Guardians of the Galaxy Vol. 2: Stuck on rewind in space
Guardians of the Galaxy (Vol. 1) ended with a dancing baby Groot. Naturally, as if voted unanimously in a boardroom at Marvel and Disney, Guardians of the Galaxy Vol. 2 opens with an extended sequence of a grooving baby Groot. The cute sentient tree, voiced by the self-aware tank top, Vin Diesel, becomes symbolic of sequels maximising on popular elements of their predecessor. Groot is adorable, but my smile slowly faded the longer it went on, and ended with a sigh. This was the first of many highs that bottom out in Guardians of the Galaxy Vol. 2.
In Vol. 2, the Guardians; Rocket (voiced by Bradley Cooper), Gamora (Zoe Saldana), Drax (Dave Bautista) and baby Groot; must fight to keep their newfound family together as they unravel the mysteries of their leader, Star-Lord/Peter Quill’s (Chris Pratt) parentage. Another comic book movie with dad issues, surely after 15 Marvel movies they’ve thought to start a support group?
Sequel bloat hits by overvaluing what made the first film spark. Vol. 1 was like an impromptu celebration in 2014 compared to the indistinguishable Earth-bound stories of Marvel movies at the time. Vol. 2 has the revelry of the first, but it feels regimented, like a party planner hired to recapture the magic of a spontaneous night out. Even the soundtrack, which perfectly accompanied the first film, is a jangly shamble of adult orientated rock this time around.
But, within this dilated sequel is a big, squishy heart. Sifting through the bombast and getting to the soul of Vol. 2 takes time, but writer and director, James Gunn, ensures these characters give a damn about their family values. The plot, when it moves, eventually (somewhere around the halfway point), provides the niggling answers to what Quill has always wanted: a father. Kurt Russell, the aspirational kick-ass father figure of cinema plays Ego, a living planet that has taken human form, travelling the universe looking for the meaning of its existence. So often, nature is given maternal assignment, so the idea of a masculine planet has such a different thrust to it that Russell typifies, especially when he reveals his grand plan. It’s apt for Marvel, who have yet to release a female led superhero film, to give a gender-less living planet a penis: cue dancing baby Groot.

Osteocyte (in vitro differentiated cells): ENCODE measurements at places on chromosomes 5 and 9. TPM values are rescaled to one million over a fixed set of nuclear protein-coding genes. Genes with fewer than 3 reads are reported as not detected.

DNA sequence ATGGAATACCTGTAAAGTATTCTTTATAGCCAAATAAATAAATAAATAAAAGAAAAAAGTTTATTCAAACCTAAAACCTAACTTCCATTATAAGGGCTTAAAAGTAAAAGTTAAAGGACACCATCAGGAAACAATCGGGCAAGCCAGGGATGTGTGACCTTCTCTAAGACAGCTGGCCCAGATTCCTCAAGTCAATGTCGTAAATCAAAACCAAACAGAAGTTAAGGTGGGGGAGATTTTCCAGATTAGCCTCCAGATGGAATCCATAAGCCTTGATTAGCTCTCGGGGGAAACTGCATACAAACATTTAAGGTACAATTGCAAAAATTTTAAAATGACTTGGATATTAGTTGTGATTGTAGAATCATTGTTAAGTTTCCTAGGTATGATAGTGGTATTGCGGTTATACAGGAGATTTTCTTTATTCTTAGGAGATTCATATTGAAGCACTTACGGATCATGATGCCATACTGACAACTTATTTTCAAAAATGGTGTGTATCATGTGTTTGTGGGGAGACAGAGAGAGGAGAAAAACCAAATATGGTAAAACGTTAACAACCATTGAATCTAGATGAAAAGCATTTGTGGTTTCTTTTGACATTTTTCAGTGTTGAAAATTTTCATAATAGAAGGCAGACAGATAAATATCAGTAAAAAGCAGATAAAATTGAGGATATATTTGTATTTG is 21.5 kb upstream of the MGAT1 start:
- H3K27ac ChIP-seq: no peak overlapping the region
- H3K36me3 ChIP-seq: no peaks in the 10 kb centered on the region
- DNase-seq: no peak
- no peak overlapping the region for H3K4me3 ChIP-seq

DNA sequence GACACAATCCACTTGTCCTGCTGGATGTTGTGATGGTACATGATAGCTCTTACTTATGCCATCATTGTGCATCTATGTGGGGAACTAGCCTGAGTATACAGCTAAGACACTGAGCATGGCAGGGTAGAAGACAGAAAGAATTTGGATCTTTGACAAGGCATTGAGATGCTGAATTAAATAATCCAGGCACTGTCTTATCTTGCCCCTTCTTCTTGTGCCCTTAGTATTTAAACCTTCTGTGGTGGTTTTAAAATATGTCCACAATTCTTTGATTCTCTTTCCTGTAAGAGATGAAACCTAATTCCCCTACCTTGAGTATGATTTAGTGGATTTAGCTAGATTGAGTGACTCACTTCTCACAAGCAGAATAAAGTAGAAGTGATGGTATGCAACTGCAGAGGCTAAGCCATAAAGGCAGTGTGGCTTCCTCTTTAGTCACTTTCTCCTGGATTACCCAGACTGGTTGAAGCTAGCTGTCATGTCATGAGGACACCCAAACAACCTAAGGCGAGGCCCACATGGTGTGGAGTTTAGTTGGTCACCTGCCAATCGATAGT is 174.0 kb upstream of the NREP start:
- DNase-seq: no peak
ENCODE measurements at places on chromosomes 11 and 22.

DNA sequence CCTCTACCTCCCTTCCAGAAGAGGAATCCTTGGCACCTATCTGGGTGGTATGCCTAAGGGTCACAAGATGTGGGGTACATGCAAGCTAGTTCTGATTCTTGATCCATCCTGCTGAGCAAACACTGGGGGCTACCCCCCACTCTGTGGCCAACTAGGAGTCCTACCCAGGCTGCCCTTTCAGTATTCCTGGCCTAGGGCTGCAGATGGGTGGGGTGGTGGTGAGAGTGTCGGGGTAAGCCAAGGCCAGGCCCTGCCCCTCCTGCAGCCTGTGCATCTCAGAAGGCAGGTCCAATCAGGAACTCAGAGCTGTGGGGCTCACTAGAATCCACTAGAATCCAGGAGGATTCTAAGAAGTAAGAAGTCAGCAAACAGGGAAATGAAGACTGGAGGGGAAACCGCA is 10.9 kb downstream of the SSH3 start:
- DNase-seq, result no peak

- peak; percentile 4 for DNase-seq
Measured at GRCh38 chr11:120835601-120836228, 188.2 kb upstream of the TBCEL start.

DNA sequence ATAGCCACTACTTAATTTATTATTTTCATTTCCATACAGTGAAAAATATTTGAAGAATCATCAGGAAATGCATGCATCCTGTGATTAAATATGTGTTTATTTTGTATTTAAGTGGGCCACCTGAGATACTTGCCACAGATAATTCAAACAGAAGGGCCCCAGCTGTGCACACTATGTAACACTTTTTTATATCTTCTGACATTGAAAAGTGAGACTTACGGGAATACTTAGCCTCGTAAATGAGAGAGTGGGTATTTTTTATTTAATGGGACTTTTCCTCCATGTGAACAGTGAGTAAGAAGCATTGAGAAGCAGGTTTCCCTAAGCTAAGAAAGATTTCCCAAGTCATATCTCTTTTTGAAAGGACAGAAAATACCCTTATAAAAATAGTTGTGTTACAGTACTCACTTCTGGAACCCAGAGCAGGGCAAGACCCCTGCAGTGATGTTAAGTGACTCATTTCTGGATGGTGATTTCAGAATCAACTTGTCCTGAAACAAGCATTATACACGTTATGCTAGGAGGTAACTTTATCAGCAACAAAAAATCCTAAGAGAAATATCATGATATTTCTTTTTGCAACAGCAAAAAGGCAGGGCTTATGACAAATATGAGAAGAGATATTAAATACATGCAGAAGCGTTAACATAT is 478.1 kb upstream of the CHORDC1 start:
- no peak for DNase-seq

The divide for Quill is between what he wants, and what he has had in front of him the whole time. It’s a realisation that extends to the whole team, and rests on the nose so hard that when Cat Stevens’s ‘Father and Son’ plays it’s enough to trigger nosebleeds. It’s overbearing in the same way no scene in The Fast and the Furious franchise can end without ‘family’ mentioned six times, but every character gets their moment to emphasise the importance of the makeshift clan they’ve made as members of the Guardians. There’s a sincerity to it that works in contrast to when things go bad and the galaxy needs saving. The daddy issues pile up: abusive, absent and estranged – the problems sound like the track listings of a Pantera album – but it’s cohesive enough to bond the team in their alienation.
The cast still jell but get paired off as the plot gets distracted out of necessity to stave off the film’s major reveal, which once broached, forces Gunn to make something happen and it still manages to fell stretched for time. The true star is still the wonder of deep space and its tie-dye aesthetic. The introduction of new races, such as the genetically perfect, gold-skinned Sovereign People (led by a delightfully arrogant, Elizabeth Debicki) make the universe feel bigger and varied. There’s also a little relief from Marvel’s habit of stopping down to set up the next decade of planned films, Vol. 2 is relatively self-contained with its story.
Guardians of the Galaxy Vol. 2 joins the ranks of Marvel mediocrity that’s become endemic to their approach to executing these films. Gunn once had the Guardians dancing to their own tune but now they’re just in the Marvel conga line.
The Popcorn Junkie